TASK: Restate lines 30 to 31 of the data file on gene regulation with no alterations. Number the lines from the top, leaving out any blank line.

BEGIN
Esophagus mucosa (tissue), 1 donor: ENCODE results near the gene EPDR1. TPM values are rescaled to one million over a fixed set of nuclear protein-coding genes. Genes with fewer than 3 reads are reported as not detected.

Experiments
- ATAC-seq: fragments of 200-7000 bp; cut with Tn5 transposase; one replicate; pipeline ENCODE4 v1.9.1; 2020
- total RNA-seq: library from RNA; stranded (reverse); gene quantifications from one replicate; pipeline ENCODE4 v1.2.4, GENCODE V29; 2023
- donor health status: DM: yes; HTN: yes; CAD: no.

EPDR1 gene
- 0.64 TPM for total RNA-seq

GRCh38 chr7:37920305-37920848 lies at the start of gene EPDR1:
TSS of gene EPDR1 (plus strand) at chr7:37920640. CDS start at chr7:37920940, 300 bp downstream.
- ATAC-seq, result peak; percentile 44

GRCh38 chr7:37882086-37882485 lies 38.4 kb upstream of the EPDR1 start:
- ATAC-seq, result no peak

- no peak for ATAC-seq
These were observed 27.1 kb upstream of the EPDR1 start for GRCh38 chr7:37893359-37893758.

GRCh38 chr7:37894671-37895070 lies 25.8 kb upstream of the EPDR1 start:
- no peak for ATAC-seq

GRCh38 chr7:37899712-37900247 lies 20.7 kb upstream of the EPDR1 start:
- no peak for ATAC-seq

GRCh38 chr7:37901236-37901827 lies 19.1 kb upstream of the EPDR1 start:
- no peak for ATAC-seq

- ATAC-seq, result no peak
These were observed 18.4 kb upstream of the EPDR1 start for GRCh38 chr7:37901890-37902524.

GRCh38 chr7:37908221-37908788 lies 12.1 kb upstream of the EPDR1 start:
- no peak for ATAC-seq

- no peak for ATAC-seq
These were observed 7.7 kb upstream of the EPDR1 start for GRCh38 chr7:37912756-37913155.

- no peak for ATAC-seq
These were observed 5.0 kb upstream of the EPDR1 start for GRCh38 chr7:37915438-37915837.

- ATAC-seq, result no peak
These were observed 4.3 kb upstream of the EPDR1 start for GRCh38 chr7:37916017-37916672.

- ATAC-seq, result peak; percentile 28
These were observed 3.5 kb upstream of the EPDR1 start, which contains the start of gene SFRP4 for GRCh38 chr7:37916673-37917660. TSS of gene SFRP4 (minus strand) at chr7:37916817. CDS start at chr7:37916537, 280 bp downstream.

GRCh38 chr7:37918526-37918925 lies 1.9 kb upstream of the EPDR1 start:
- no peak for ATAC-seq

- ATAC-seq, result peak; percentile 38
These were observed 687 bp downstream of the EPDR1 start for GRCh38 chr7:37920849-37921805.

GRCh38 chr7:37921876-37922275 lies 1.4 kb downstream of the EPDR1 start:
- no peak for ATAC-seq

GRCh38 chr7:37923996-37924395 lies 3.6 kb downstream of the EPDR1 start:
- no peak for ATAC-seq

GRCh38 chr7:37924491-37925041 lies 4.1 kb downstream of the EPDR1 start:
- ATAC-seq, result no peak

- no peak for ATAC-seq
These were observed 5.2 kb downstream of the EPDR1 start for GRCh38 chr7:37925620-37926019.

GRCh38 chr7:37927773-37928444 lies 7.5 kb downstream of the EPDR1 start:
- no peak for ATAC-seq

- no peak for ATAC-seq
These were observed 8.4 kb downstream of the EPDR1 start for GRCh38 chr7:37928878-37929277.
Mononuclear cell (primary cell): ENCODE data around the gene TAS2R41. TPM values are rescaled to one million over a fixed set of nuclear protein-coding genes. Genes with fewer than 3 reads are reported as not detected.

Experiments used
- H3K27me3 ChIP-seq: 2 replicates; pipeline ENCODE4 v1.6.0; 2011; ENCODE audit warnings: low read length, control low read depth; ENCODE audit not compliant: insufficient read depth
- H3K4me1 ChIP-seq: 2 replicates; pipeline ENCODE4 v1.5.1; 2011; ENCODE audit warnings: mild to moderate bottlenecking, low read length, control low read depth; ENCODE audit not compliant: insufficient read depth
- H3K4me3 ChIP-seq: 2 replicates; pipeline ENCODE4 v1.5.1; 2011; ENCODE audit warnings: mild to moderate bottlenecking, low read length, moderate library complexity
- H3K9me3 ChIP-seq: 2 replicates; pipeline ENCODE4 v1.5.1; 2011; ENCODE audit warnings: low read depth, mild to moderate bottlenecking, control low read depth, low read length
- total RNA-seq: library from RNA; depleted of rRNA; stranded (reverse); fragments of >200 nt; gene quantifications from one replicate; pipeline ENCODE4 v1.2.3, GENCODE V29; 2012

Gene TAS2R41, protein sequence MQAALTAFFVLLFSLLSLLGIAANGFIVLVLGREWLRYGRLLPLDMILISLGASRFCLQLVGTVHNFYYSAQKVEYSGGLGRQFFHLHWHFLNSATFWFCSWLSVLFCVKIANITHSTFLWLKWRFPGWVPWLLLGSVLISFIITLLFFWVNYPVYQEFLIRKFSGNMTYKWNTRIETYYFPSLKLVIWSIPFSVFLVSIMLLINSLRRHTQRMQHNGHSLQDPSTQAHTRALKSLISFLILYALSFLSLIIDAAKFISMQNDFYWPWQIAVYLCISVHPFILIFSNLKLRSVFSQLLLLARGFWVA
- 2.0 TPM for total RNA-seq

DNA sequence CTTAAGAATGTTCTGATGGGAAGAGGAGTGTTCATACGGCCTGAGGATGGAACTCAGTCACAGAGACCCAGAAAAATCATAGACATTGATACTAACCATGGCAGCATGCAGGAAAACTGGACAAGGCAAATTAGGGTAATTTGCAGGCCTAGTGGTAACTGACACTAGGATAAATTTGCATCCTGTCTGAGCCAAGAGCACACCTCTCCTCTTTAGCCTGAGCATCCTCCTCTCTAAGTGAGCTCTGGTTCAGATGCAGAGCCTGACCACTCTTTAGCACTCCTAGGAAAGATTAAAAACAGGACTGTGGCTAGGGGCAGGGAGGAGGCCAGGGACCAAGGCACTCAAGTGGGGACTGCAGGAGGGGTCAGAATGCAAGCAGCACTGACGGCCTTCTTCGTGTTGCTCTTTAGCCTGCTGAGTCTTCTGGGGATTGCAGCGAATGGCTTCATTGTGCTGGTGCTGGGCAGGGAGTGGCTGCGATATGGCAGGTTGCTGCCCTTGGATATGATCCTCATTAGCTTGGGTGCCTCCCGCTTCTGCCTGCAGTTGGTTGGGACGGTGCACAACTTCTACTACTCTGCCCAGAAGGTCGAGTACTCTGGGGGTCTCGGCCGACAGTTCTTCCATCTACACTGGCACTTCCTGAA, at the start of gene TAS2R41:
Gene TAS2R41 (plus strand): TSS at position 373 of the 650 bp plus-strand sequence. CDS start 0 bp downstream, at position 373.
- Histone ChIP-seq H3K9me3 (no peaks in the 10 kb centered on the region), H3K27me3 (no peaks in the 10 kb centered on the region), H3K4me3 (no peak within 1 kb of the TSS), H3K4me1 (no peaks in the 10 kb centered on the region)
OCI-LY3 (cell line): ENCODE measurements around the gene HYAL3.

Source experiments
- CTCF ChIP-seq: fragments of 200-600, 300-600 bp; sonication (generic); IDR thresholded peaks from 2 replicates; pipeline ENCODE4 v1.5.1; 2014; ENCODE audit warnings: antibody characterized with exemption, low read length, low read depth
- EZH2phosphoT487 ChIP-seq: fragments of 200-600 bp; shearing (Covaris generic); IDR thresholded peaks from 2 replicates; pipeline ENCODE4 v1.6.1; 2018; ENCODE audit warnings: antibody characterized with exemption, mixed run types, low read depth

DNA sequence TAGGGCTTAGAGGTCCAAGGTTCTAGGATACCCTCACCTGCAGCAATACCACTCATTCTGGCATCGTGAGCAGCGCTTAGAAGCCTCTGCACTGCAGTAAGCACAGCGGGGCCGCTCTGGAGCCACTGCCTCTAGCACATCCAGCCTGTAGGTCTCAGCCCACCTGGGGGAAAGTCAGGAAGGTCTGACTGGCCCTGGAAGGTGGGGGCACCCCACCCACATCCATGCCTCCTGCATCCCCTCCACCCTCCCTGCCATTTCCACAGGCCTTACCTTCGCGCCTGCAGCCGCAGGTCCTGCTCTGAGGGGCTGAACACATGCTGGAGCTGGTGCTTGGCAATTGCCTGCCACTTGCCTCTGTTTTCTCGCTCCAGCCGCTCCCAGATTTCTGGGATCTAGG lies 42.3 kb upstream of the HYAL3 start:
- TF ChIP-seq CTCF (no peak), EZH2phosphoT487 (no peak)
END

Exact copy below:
These were observed 4.3 kb upstream of the EPDR1 start for GRCh38 chr7:37916017-37916672.

- ATAC-seq, result peak; percentile 28